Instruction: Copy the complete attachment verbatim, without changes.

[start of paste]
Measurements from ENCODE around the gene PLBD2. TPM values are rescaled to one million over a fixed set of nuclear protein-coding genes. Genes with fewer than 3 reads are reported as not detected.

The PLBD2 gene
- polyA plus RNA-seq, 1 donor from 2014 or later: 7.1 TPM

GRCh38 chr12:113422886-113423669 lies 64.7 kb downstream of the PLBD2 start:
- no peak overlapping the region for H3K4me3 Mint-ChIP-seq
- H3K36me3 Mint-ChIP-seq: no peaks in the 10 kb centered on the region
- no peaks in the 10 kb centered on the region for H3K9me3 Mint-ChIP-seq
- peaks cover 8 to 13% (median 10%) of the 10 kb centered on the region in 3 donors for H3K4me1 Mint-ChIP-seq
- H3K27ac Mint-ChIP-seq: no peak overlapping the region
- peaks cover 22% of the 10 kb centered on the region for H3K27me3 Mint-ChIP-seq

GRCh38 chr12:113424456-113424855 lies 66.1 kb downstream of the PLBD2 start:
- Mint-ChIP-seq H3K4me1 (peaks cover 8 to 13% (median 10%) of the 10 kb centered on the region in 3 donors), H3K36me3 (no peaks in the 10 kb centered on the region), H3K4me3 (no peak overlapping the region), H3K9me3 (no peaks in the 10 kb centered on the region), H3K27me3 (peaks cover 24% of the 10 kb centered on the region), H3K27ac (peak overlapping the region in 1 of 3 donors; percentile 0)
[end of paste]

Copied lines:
Measurements from ENCODE around the gene PLBD2. TPM values are rescaled to one million over a fixed set of nuclear protein-coding genes. Genes with fewer than 3 reads are reported as not detected.

The PLBD2 gene
- polyA plus RNA-seq, 1 donor from 2014 or later: 7.1 TPM

GRCh38 chr12:113422886-113423669 lies 64.7 kb downstream of the PLBD2 start:
- no peak overlapping the region for H3K4me3 Mint-ChIP-seq
- H3K36me3 Mint-ChIP-seq: no peaks in the 10 kb centered on the region
- no peaks in the 10 kb centered on the region for H3K9me3 Mint-ChIP-seq
- peaks cover 8 to 13% (median 10%) of the 10 kb centered on the region in 3 donors for H3K4me1 Mint-ChIP-seq
- H3K27ac Mint-ChIP-seq: no peak overlapping the region
- peaks cover 22% of the 10 kb centered on the region for H3K27me3 Mint-ChIP-seq

GRCh38 chr12:113424456-113424855 lies 66.1 kb downstream of the PLBD2 start:
- Mint-ChIP-seq H3K4me1 (peaks cover 8 to 13% (median 10%) of the 10 kb centered on the region in 3 donors), H3K36me3 (no peaks in the 10 kb centered on the region), H3K4me3 (no peak overlapping the region), H3K9me3 (no peaks in the 10 kb centered on the region), H3K27me3 (peaks cover 24% of the 10 kb centered on the region), H3K27ac (peak overlapping the region in 1 of 3 donors; percentile 0)